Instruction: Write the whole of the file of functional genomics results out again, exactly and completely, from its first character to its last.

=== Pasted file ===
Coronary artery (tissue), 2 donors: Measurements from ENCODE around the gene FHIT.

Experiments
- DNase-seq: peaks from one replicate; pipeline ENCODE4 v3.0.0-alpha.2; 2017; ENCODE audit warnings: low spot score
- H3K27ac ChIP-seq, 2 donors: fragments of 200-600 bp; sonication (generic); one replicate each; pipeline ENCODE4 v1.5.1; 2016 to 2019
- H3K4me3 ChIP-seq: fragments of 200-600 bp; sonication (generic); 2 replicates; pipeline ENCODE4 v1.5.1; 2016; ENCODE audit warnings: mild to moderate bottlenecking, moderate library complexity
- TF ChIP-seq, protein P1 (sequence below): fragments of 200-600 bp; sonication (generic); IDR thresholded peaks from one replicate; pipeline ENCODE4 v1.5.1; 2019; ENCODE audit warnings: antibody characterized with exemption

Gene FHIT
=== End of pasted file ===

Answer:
Coronary artery (tissue), 2 donors: Measurements from ENCODE around the gene FHIT.

Experiments
- DNase-seq: peaks from one replicate; pipeline ENCODE4 v3.0.0-alpha.2; 2017; ENCODE audit warnings: low spot score
- H3K27ac ChIP-seq, 2 donors: fragments of 200-600 bp; sonication (generic); one replicate each; pipeline ENCODE4 v1.5.1; 2016 to 2019
- H3K4me3 ChIP-seq: fragments of 200-600 bp; sonication (generic); 2 replicates; pipeline ENCODE4 v1.5.1; 2016; ENCODE audit warnings: mild to moderate bottlenecking, moderate library complexity
- TF ChIP-seq, protein P1 (sequence below): fragments of 200-600 bp; sonication (generic); IDR thresholded peaks from one replicate; pipeline ENCODE4 v1.5.1; 2019; ENCODE audit warnings: antibody characterized with exemption

Gene FHIT